MHD Sprint Automatic 2

Given the relatively long lugs and the fact that their arc ends just shy of the bottom of the case, I immediately assumed that I wouldn't be able to wear the watch comfortably. My wrist is on the small side for a man (6.75 "), and while I still wear large watches, I appreciate lugs that drop below the case, allowing the watch to wrap around for a more comfortable fit. I was not entirely wrong. The high lug position does make the watch wear large, and even though the seatbelt fabric began to conform to the watch after a day or two, NATOs are on the thick side by design. Someone with a 7" wrist or larger would likely have no problem, but I found it was all just a little too much.

MHD Sprint Automatic 2

Of course, this just meant I needed to play around with different straps. I started with a tan 22mm single-piece leather pass-through, then moved on to a DaLuca Horween Shell cordovan in Color 8 for a beefier look. Both had less give than the soft nylon, but the lack of a second strap or long tail went far to keep things closer to my wrist. My favorite was a pale tan Crown & Buckle leather NATO that was soft and thin enough that it wrapped tightly over the lug bars and generated little extra thickness, even with the tail tucked back through the loops. So equipped, I wore the SA2 without the slightest issue.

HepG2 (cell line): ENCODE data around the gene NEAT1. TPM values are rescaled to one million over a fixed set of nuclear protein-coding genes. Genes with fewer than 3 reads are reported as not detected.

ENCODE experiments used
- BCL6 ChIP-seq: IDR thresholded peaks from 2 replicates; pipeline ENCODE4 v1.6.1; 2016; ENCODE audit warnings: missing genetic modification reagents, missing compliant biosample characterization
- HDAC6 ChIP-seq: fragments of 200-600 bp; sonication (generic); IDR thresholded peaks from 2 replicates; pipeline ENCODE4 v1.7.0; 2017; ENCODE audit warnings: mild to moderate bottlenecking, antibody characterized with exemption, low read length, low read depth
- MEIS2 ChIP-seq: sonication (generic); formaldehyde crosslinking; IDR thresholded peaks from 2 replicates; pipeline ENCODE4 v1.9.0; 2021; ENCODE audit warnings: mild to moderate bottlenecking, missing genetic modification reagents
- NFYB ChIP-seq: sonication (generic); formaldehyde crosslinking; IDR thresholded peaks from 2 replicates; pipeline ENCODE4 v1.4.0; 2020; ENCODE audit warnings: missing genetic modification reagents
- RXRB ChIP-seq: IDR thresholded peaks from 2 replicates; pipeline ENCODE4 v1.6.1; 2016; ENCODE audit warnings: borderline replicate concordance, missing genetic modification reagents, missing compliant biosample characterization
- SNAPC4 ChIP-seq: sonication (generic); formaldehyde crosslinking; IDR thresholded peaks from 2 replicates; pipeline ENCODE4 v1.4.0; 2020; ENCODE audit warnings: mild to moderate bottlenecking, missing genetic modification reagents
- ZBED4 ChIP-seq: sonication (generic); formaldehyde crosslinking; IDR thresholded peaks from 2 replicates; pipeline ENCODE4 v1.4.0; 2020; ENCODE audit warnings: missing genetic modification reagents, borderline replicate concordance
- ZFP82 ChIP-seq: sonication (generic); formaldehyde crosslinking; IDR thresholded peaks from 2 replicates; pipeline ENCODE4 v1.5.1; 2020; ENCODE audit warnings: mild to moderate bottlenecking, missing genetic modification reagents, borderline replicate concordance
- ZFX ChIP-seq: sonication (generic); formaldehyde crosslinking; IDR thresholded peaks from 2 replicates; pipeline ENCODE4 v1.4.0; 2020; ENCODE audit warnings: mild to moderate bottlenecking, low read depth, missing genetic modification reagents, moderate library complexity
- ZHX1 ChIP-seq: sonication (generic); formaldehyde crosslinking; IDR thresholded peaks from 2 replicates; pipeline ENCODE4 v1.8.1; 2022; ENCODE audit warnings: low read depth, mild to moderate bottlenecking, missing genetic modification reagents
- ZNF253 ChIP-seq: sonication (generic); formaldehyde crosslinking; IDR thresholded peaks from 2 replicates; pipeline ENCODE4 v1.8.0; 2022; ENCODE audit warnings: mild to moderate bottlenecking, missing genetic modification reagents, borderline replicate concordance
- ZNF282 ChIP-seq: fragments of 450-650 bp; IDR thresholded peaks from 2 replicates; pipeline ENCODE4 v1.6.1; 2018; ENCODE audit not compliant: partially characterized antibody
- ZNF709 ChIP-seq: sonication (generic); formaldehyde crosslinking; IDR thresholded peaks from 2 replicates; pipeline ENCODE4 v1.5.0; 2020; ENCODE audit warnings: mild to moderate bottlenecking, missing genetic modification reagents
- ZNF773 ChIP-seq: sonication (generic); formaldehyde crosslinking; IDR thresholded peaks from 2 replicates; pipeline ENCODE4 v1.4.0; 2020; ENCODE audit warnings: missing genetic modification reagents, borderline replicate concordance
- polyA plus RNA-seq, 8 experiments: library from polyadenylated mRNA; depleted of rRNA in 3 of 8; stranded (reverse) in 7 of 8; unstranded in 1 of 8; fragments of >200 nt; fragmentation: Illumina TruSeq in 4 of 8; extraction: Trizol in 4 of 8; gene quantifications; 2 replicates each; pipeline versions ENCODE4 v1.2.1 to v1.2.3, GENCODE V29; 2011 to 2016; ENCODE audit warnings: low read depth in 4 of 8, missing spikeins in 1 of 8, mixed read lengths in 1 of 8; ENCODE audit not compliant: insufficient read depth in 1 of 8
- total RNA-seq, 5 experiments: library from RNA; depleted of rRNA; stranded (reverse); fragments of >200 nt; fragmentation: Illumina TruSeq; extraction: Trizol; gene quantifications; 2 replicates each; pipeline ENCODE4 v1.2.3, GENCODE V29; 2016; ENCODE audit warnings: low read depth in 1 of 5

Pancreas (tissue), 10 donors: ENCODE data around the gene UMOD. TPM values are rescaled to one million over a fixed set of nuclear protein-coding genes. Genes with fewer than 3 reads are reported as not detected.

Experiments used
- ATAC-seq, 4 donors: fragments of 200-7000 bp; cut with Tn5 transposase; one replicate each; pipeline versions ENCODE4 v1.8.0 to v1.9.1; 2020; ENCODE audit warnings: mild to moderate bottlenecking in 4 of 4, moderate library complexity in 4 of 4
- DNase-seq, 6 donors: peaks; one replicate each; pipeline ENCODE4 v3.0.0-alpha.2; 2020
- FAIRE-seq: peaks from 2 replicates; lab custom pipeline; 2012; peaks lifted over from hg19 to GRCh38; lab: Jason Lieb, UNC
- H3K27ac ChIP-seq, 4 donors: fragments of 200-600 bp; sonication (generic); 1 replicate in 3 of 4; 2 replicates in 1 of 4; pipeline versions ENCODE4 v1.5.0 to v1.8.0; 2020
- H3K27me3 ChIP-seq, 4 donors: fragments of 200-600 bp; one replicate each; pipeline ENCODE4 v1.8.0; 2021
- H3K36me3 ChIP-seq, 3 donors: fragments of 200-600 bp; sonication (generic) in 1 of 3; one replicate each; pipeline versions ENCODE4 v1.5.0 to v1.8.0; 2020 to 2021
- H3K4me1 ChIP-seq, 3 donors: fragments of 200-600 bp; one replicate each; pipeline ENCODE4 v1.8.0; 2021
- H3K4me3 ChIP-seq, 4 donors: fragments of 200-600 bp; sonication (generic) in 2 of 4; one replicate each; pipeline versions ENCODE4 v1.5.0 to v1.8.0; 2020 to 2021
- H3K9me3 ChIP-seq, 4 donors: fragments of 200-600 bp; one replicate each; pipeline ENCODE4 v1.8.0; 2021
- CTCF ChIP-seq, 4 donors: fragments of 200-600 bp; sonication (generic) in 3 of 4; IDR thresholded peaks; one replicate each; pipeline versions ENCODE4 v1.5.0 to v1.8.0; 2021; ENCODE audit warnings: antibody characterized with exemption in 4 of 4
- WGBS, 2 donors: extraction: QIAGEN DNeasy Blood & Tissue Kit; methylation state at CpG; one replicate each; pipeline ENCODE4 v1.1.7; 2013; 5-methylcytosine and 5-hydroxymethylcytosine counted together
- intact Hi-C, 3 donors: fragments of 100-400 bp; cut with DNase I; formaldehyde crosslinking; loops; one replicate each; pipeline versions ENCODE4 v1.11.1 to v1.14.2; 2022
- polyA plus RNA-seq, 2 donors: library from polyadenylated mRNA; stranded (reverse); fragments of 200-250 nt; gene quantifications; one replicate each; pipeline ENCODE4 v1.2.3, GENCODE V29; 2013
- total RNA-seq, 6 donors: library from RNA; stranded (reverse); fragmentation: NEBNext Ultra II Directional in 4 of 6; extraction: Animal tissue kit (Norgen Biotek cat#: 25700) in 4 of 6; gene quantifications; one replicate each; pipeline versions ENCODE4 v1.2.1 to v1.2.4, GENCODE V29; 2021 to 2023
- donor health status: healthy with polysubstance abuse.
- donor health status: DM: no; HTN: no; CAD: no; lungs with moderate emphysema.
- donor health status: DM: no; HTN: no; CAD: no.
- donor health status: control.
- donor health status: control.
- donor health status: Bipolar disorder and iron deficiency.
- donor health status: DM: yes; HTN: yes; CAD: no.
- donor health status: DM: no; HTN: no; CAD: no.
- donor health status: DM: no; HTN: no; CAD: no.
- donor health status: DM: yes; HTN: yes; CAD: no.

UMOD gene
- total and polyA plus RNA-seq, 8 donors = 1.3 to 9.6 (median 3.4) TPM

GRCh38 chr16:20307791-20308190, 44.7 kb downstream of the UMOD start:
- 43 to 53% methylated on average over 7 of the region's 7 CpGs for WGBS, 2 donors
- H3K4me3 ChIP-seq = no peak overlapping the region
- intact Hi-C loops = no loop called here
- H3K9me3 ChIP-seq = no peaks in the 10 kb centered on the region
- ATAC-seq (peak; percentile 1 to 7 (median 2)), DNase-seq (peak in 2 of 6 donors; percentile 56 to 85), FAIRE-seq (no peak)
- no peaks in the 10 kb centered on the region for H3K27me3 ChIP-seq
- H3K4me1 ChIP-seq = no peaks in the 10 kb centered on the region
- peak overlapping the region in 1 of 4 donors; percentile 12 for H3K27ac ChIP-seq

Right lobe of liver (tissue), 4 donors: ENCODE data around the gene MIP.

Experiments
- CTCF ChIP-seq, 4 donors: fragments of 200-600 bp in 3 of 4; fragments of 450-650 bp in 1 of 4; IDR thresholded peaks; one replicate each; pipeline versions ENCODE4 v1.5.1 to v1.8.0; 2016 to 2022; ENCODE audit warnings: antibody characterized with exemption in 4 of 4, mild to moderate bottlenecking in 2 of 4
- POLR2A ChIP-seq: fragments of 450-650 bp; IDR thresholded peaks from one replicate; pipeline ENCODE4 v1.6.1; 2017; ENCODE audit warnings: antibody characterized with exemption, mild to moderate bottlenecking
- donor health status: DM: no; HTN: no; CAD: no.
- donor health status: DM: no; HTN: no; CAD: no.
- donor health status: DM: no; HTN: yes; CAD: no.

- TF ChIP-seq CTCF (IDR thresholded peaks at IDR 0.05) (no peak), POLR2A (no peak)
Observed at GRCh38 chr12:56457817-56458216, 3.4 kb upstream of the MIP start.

MHD Sprint Automatic 2

The SA2's dial is another aspect that delivered in a manner I hadn't quite expected. Everything about it displays a light touch, from the finely rendered chapter index, to the tiny hour markers cut into the surface, to the delicate semi-skeletonized hands. Even the MHD logo is lightweight and understated. It makes you take a second look, and that is when you notice the marvelous details.